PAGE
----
Veteran Trees

There have been trees on the site of Childwall Woods for over 3 centuries, some planted by the owners of Childwall Hall but many occurring naturally and maturing through the centuries into the stunning veteran trees that we see today.

Veteran Trees are very old trees for their species and are showing signs of damage and decay. But they are also the tallest and widest in our woods and create unique environments for insects, fungi, birds, animals and plants. These wonderful veteran trees, are the ancient trees of tomorrow and enrich the wildlife and diversity of the woods.

The Ancient Tree Inventory maps the oldest and most important trees in the UK, and Childwall Woods has more Veteran Trees listed on it than anywhere else in Liverpool.  It is important to recognise and protect these beautiful trees so that they can go on to become ancient trees and continue to provide the essential habitats for the health of the woods and its wildlife.

What is an Ancient Tree?

Ancient Trees are trees that are very old for their species. Some species of tree such as yew, may live up to 600 years and sometimes more, whereas a fast-growing beech tree will not be expected to live past 250-300 years. Each species can be classified as ancient when it is in the final stage of its life and is displaying ancient characteristics.

Ancient Characteristics

The Major Oak, Sherwood Forest. Woodland Trust WTML

Ancient trees are recognisable by the amount of decay and damage that they have suffered throughout their lives.  They will have lost branches from their canopy and are no longer as tall or wide as they were. Through the years their trunks become shorter and their girth larger, with deep crevices, hollows and holes, and many twisted and dead branches.

Often you will find fungus growing out of the trunk indicating decay of the heartwood or sometimes the heartwood has gone leaving the tree trunk completely hollow. There may be pools of water collecting at the roots and hollows in the crown and many holes where branches once grew. All of these characteristics provide a wonderfully unique environment for insects, birds, bats, squirrels etc and make the ancient tree an important and unique environment.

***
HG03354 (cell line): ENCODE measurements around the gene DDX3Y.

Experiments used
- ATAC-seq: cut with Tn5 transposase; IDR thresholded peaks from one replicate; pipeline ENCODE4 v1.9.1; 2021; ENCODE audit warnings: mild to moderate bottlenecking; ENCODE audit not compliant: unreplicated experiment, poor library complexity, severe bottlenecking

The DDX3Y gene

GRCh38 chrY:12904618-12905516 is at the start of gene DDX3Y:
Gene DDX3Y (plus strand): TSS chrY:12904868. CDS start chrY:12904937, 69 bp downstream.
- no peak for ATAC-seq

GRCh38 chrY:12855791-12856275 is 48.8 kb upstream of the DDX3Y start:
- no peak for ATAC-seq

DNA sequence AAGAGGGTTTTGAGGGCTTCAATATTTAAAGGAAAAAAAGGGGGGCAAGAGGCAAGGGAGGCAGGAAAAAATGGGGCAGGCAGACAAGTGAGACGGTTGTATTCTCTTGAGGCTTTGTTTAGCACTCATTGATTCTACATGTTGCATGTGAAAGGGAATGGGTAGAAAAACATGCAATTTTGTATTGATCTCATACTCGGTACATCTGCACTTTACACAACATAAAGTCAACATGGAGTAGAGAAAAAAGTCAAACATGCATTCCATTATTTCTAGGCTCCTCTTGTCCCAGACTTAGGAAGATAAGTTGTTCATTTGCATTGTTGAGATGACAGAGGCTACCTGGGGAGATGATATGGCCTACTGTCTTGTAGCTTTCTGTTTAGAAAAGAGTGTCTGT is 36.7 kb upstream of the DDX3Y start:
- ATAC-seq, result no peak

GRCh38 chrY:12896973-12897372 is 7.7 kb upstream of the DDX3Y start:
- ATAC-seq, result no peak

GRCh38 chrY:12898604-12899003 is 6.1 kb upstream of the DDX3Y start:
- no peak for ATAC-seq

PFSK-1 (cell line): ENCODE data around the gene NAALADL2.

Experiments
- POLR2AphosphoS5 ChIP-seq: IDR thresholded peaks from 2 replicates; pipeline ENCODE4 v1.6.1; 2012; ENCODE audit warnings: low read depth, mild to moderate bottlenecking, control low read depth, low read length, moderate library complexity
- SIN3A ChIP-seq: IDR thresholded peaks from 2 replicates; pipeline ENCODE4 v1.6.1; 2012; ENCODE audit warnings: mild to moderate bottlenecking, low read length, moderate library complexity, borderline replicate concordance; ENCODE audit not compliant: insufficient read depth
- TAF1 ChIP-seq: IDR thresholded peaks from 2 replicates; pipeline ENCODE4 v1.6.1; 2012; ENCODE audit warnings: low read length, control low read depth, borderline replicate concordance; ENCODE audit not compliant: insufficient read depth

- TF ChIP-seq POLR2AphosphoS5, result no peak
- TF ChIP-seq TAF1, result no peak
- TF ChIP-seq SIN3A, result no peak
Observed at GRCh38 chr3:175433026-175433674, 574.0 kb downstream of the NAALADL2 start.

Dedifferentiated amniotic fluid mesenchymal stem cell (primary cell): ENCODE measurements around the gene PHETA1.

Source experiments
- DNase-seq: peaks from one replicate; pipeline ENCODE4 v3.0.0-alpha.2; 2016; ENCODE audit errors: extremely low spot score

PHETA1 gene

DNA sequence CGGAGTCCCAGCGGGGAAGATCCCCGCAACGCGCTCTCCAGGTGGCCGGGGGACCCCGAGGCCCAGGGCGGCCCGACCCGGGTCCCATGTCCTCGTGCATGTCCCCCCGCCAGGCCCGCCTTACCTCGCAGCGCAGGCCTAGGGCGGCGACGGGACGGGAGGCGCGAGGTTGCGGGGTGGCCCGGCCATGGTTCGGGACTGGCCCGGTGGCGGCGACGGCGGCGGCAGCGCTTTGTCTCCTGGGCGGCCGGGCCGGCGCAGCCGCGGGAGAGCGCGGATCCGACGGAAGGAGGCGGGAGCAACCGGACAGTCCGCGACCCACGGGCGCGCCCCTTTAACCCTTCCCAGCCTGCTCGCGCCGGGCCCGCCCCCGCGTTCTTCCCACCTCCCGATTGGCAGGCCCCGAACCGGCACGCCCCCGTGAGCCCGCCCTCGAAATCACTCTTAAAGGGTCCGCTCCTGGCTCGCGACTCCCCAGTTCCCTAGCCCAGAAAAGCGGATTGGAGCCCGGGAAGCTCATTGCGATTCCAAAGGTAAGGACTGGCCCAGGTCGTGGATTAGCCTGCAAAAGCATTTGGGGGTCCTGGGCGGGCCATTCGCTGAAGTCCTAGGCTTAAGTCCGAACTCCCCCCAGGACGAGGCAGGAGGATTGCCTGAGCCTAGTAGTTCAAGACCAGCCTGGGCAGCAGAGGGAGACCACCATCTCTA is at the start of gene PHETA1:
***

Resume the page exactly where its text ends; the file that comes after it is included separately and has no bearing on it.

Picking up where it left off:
A Veteran tree is on its way to becoming ancient. It will have many ancient characteristics but not yet the wide girth and not extensively damaged or hollowed as it will become, yet recognisable as a special tree providing a unique environment that’s so important to woodland life.

Below is a map of our 16 trees that have been newly listed on the Ancient Tree Inventory. By clicking on each one you can see the beauty that nature carves into the trees through time, giving each one an individual character and raising their importance in supporting woodland life by the individual and unique habits they create.

The 24 Veteran Trees of Childwall Woods. 

Click on a tree below for photos and information.


  Tree 1 – Sw Chestnut – Girth 366cm

  Tree 2 – Beech – Girth: 357 cm

 Tree 3 – Beech – Girth: 387cm

 Tree 4 – Beech – Girth: 373cm

 Tree 5 – Beech – Girth: 410cm

 Tree 6 – Beech – Girth: 457 cm

          Tree 7 – Sw Chestnut – Girth: 460cm

          Tree 8 – Sw Chestnut – Girth: 367cm

          Tree 9 – Sw Chestnut – Girth: 350cm

 Tree 10 -Sw Chestnut – Girth: 383cm

          Tree 11 – Sw Chestnut – Girth: 351cm

 Tree 12 -Beech – Girth: 357cm

          Tree 13 – Sw Chestnut – Girth:

          Tree 14 – Beech – Girth: 384cm

          Tree 15 – Beech – Girth: 353cm

 Tree 16 – Sw Chestnut- Girth: 380cm

          Tree 17 – Beech – Girth: 405cm 

          Tree 18 – Beech – Girth 420cm 

          Tree 19 – Beech – Girth 375 

          Tree 20 – Beech – Girth 340cm 

          Tree 21 – Beech – Girth 375

          Tree 22 – Beech – Girth 340cm

          Tree 23 – Beech – Girth 370cm 

          Tree 24 – Beech – Girth 390cm                                                                                                                                                                          


B Cameron                     


Comments are closed.